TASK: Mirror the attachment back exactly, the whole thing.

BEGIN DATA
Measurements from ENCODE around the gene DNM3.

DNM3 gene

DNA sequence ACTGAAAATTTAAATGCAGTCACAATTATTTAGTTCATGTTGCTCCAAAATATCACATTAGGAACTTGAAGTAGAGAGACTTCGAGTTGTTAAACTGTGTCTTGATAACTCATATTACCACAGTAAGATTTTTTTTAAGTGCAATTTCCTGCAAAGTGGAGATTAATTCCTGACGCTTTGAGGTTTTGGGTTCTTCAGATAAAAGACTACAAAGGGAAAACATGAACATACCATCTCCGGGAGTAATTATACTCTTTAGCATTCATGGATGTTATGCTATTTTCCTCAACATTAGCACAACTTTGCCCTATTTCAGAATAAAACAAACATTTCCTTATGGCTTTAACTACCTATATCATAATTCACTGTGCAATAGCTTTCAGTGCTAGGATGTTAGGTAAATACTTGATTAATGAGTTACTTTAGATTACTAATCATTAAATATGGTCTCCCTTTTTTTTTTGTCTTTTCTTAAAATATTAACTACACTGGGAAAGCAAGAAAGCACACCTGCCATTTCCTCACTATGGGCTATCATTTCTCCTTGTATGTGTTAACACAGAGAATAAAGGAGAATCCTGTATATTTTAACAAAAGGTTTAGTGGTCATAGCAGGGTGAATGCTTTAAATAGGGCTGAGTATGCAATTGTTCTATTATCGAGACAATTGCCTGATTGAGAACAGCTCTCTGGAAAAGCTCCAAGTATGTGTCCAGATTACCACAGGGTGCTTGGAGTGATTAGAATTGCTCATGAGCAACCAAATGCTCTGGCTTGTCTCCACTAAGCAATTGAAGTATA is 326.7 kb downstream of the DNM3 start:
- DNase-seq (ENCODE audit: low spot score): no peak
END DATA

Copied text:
Measurements from ENCODE around the gene DNM3.

DNM3 gene

DNA sequence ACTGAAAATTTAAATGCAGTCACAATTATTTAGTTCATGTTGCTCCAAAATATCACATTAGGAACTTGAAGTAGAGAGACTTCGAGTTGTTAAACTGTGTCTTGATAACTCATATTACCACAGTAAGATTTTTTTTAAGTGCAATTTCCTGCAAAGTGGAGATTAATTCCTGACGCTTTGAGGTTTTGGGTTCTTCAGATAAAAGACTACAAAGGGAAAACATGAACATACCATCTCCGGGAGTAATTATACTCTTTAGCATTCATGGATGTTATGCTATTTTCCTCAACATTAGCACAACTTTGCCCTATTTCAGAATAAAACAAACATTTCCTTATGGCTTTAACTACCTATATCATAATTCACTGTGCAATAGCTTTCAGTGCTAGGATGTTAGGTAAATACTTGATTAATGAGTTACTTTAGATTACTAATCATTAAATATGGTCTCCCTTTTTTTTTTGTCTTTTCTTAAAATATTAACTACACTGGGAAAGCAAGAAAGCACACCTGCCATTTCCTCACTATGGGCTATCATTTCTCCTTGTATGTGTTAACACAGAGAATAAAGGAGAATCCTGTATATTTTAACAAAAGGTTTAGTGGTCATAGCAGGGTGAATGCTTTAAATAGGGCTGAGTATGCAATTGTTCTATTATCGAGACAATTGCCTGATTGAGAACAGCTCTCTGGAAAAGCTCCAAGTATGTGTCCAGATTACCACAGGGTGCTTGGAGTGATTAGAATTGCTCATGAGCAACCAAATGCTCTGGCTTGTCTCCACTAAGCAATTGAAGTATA is 326.7 kb downstream of the DNM3 start:
- DNase-seq (ENCODE audit: low spot score): no peak